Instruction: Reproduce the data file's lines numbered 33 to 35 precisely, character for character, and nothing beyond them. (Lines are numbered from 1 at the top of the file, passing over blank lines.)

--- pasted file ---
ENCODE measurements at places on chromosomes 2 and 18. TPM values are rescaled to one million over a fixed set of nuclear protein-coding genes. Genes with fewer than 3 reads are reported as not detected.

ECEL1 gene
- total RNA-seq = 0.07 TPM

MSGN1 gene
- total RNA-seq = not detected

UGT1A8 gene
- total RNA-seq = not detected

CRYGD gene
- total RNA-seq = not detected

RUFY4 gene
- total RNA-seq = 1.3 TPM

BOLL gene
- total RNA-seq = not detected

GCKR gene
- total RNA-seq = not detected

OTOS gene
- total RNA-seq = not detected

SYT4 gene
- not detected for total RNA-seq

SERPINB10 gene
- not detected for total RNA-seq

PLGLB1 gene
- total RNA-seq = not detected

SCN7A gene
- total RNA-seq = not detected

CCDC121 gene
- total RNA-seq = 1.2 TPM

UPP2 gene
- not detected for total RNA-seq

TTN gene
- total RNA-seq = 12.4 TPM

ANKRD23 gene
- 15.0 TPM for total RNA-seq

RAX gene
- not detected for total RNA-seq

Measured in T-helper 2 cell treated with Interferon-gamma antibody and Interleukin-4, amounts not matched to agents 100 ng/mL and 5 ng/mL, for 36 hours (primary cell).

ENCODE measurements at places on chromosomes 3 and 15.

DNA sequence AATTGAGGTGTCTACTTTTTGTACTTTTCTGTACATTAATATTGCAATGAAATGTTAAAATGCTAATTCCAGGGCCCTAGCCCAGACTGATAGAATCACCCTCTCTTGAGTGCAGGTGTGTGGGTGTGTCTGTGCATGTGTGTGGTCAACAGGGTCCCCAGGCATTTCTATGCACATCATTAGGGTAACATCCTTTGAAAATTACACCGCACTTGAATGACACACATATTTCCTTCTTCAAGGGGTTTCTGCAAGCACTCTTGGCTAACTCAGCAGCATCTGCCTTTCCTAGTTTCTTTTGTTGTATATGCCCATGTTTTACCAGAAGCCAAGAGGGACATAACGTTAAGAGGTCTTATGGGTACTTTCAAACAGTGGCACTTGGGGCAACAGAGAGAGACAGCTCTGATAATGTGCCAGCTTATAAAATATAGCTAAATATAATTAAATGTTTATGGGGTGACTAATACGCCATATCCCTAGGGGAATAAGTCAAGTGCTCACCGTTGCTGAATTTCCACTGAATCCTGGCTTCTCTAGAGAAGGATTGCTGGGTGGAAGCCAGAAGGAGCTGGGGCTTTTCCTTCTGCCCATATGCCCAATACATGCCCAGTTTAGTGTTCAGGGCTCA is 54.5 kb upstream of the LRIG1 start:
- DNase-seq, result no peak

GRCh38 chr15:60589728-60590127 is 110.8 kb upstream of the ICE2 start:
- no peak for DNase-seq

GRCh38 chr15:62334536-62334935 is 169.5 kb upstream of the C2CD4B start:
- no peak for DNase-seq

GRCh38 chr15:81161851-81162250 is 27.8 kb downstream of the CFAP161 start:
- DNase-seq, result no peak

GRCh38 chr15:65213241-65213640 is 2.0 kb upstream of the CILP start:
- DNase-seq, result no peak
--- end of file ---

- 15.0 TPM for total RNA-seq

RAX gene
- not detected for total RNA-seq